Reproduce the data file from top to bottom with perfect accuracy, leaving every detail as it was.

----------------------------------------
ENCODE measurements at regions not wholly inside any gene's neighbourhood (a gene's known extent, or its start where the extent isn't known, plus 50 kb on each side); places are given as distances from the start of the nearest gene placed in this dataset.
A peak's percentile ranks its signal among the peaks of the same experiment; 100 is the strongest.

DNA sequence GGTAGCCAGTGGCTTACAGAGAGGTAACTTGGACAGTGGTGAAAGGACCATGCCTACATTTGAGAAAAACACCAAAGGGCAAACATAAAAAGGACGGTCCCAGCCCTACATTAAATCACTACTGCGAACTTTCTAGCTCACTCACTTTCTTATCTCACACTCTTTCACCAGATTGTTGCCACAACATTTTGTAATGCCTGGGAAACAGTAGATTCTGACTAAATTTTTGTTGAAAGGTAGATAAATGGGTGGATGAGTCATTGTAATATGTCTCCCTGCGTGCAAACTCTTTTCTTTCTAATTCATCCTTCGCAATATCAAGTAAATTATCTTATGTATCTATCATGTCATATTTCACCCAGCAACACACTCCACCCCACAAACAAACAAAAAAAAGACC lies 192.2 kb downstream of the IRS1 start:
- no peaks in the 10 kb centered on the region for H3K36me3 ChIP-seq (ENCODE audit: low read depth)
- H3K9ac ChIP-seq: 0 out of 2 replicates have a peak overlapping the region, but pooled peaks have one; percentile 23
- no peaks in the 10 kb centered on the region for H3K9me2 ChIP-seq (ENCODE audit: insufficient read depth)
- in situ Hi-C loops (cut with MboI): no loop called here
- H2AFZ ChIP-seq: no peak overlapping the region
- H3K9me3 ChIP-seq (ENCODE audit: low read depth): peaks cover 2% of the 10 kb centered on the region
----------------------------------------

ENCODE measurements at regions not wholly inside any gene's neighbourhood (a gene's known extent, or its start where the extent isn't known, plus 50 kb on each side); places are given as distances from the start of the nearest gene placed in this dataset.
A peak's percentile ranks its signal among the peaks of the same experiment; 100 is the strongest.

DNA sequence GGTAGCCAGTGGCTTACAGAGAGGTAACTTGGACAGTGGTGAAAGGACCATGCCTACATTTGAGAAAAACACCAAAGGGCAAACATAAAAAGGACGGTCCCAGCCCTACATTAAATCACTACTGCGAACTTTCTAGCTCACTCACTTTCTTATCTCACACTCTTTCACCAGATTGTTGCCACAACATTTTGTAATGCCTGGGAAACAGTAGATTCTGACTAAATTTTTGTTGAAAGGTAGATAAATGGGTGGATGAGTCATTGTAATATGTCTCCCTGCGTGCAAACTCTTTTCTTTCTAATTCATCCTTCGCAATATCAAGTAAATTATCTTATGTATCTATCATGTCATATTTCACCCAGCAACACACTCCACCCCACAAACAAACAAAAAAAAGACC lies 192.2 kb downstream of the IRS1 start:
- no peaks in the 10 kb centered on the region for H3K36me3 ChIP-seq (ENCODE audit: low read depth)
- H3K9ac ChIP-seq: 0 out of 2 replicates have a peak overlapping the region, but pooled peaks have one; percentile 23
- no peaks in the 10 kb centered on the region for H3K9me2 ChIP-seq (ENCODE audit: insufficient read depth)
- in situ Hi-C loops (cut with MboI): no loop called here
- H2AFZ ChIP-seq: no peak overlapping the region
- H3K9me3 ChIP-seq (ENCODE audit: low read depth): peaks cover 2% of the 10 kb centered on the region